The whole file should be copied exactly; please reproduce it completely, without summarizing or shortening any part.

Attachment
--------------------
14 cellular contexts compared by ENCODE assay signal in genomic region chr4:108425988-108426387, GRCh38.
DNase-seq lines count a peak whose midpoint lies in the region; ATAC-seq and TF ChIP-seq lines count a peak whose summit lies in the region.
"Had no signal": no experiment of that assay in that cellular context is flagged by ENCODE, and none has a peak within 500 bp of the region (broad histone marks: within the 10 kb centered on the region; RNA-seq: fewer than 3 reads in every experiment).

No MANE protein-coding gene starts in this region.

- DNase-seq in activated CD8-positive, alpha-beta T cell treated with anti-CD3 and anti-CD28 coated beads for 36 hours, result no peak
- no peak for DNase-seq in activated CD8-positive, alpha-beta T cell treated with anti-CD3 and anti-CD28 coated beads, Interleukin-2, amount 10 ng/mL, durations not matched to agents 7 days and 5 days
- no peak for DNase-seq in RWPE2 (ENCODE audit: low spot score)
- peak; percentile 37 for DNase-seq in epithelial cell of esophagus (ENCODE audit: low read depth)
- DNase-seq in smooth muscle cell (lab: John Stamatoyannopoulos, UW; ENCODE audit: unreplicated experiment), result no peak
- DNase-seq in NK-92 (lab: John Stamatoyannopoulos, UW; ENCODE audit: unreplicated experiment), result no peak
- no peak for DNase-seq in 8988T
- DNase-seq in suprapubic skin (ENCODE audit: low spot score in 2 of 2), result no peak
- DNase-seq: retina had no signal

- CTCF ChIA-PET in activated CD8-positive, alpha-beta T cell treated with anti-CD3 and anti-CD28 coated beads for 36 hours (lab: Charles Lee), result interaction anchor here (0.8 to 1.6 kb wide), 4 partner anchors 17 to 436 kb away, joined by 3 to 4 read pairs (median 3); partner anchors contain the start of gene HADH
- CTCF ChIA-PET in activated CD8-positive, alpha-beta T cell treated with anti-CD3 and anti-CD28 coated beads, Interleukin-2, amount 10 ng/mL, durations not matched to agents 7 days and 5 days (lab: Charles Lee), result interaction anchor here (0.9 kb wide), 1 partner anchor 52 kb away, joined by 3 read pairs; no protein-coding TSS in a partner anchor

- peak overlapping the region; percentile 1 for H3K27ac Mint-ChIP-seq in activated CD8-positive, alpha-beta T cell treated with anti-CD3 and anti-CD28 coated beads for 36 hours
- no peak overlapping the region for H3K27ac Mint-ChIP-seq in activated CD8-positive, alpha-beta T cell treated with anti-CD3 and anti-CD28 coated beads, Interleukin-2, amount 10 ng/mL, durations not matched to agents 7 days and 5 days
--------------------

14 cellular contexts compared by ENCODE assay signal in genomic region chr4:108425988-108426387, GRCh38.
DNase-seq lines count a peak whose midpoint lies in the region; ATAC-seq and TF ChIP-seq lines count a peak whose summit lies in the region.
"Had no signal": no experiment of that assay in that cellular context is flagged by ENCODE, and none has a peak within 500 bp of the region (broad histone marks: within the 10 kb centered on the region; RNA-seq: fewer than 3 reads in every experiment).

No MANE protein-coding gene starts in this region.

- DNase-seq in activated CD8-positive, alpha-beta T cell treated with anti-CD3 and anti-CD28 coated beads for 36 hours, result no peak
- no peak for DNase-seq in activated CD8-positive, alpha-beta T cell treated with anti-CD3 and anti-CD28 coated beads, Interleukin-2, amount 10 ng/mL, durations not matched to agents 7 days and 5 days
- no peak for DNase-seq in RWPE2 (ENCODE audit: low spot score)
- peak; percentile 37 for DNase-seq in epithelial cell of esophagus (ENCODE audit: low read depth)
- DNase-seq in smooth muscle cell (lab: John Stamatoyannopoulos, UW; ENCODE audit: unreplicated experiment), result no peak
- DNase-seq in NK-92 (lab: John Stamatoyannopoulos, UW; ENCODE audit: unreplicated experiment), result no peak
- no peak for DNase-seq in 8988T
- DNase-seq in suprapubic skin (ENCODE audit: low spot score in 2 of 2), result no peak
- DNase-seq: retina had no signal

- CTCF ChIA-PET in activated CD8-positive, alpha-beta T cell treated with anti-CD3 and anti-CD28 coated beads for 36 hours (lab: Charles Lee), result interaction anchor here (0.8 to 1.6 kb wide), 4 partner anchors 17 to 436 kb away, joined by 3 to 4 read pairs (median 3); partner anchors contain the start of gene HADH
- CTCF ChIA-PET in activated CD8-positive, alpha-beta T cell treated with anti-CD3 and anti-CD28 coated beads, Interleukin-2, amount 10 ng/mL, durations not matched to agents 7 days and 5 days (lab: Charles Lee), result interaction anchor here (0.9 kb wide), 1 partner anchor 52 kb away, joined by 3 read pairs; no protein-coding TSS in a partner anchor

- peak overlapping the region; percentile 1 for H3K27ac Mint-ChIP-seq in activated CD8-positive, alpha-beta T cell treated with anti-CD3 and anti-CD28 coated beads for 36 hours
- no peak overlapping the region for H3K27ac Mint-ChIP-seq in activated CD8-positive, alpha-beta T cell treated with anti-CD3 and anti-CD28 coated beads, Interleukin-2, amount 10 ng/mL, durations not matched to agents 7 days and 5 days